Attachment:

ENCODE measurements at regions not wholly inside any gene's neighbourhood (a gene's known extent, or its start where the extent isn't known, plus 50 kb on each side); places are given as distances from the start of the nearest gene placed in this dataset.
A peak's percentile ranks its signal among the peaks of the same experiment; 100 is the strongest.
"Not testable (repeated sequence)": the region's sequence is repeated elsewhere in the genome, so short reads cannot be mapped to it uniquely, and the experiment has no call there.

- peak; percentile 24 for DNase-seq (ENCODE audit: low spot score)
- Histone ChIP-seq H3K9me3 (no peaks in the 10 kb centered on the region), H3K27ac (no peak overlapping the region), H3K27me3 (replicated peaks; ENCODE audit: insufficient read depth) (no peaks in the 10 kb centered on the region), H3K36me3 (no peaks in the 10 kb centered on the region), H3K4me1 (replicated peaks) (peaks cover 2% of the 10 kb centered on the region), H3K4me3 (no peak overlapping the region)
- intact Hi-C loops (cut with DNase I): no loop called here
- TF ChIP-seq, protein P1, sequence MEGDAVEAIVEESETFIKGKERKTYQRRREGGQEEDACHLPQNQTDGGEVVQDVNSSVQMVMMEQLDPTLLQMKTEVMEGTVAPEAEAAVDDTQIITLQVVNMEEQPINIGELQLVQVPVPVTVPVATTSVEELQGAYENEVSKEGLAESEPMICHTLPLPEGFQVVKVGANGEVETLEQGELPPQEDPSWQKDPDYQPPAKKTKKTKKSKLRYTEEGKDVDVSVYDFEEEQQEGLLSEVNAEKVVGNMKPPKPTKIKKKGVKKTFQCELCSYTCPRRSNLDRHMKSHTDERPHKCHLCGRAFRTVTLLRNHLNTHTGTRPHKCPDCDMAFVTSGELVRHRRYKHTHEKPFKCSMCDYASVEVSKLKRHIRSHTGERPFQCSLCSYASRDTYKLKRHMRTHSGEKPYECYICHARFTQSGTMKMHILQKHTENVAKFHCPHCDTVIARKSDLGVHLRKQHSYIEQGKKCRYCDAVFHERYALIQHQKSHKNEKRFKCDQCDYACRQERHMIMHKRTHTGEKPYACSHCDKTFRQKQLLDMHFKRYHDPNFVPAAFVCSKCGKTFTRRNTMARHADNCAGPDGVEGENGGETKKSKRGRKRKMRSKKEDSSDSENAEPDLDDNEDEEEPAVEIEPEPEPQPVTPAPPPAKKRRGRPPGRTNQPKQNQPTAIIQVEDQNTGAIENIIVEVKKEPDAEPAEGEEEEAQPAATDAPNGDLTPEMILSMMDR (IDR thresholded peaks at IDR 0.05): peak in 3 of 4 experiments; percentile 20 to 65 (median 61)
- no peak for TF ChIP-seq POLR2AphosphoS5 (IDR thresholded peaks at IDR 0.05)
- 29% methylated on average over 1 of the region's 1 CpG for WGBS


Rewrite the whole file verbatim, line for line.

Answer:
ENCODE measurements at regions not wholly inside any gene's neighbourhood (a gene's known extent, or its start where the extent isn't known, plus 50 kb on each side); places are given as distances from the start of the nearest gene placed in this dataset.
A peak's percentile ranks its signal among the peaks of the same experiment; 100 is the strongest.
"Not testable (repeated sequence)": the region's sequence is repeated elsewhere in the genome, so short reads cannot be mapped to it uniquely, and the experiment has no call there.

- peak; percentile 24 for DNase-seq (ENCODE audit: low spot score)
- Histone ChIP-seq H3K9me3 (no peaks in the 10 kb centered on the region), H3K27ac (no peak overlapping the region), H3K27me3 (replicated peaks; ENCODE audit: insufficient read depth) (no peaks in the 10 kb centered on the region), H3K36me3 (no peaks in the 10 kb centered on the region), H3K4me1 (replicated peaks) (peaks cover 2% of the 10 kb centered on the region), H3K4me3 (no peak overlapping the region)
- intact Hi-C loops (cut with DNase I): no loop called here
- TF ChIP-seq, protein P1, sequence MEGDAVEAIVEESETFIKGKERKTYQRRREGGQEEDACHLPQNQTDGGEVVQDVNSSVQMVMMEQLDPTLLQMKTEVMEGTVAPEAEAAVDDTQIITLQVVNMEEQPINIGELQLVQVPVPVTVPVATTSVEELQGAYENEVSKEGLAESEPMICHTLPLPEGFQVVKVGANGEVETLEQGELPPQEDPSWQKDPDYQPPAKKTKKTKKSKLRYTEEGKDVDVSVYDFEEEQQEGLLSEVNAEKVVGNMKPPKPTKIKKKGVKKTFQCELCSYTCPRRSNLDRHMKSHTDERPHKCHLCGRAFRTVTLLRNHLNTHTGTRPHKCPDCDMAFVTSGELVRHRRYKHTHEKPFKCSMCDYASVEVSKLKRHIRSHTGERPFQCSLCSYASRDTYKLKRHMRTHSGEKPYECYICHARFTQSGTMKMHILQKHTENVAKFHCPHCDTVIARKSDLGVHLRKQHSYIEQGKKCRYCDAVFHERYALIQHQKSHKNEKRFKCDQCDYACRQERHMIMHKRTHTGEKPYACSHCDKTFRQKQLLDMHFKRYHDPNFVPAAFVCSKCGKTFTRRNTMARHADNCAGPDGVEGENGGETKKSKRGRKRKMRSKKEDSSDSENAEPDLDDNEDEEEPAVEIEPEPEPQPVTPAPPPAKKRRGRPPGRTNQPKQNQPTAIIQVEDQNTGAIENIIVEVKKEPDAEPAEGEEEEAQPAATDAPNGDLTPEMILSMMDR (IDR thresholded peaks at IDR 0.05): peak in 3 of 4 experiments; percentile 20 to 65 (median 61)
- no peak for TF ChIP-seq POLR2AphosphoS5 (IDR thresholded peaks at IDR 0.05)
- 29% methylated on average over 1 of the region's 1 CpG for WGBS